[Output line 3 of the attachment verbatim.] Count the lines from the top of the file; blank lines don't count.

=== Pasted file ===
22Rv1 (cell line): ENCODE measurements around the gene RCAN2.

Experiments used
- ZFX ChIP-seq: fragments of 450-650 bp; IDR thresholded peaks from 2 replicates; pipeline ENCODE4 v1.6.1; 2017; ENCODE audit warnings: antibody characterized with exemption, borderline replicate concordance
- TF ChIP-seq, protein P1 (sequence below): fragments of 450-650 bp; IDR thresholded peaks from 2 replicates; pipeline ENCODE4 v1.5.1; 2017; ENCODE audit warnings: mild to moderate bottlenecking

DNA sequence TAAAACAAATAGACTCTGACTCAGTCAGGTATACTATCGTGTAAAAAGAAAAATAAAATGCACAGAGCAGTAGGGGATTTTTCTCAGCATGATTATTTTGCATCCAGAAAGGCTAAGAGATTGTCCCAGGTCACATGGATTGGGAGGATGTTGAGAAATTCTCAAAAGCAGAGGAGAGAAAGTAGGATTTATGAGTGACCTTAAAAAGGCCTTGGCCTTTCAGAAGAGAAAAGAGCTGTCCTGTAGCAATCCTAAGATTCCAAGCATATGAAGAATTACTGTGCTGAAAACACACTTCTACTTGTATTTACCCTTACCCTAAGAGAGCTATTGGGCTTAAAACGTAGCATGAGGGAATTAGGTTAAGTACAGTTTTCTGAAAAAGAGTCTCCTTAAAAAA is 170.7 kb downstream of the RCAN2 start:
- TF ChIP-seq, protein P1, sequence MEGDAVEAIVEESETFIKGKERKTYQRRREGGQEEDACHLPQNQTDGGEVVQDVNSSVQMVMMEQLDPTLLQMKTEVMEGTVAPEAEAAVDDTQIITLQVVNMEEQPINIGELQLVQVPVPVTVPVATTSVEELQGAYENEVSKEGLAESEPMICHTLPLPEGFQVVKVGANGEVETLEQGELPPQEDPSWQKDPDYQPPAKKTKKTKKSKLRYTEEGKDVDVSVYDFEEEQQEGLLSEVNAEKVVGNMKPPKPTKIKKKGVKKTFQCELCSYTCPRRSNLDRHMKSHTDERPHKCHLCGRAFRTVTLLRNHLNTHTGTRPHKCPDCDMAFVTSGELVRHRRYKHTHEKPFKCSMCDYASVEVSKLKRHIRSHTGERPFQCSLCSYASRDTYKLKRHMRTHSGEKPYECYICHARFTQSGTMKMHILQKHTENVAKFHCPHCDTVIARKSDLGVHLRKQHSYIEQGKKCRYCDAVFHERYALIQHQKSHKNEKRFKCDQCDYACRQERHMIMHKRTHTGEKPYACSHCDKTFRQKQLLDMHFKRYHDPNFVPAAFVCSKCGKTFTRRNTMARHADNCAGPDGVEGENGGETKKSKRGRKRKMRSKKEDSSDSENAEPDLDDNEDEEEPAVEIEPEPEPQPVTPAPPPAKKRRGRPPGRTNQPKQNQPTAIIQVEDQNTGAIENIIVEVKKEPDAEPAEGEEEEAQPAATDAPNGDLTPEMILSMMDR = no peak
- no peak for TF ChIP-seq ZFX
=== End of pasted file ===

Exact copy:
- ZFX ChIP-seq: fragments of 450-650 bp; IDR thresholded peaks from 2 replicates; pipeline ENCODE4 v1.6.1; 2017; ENCODE audit warnings: antibody characterized with exemption, borderline replicate concordance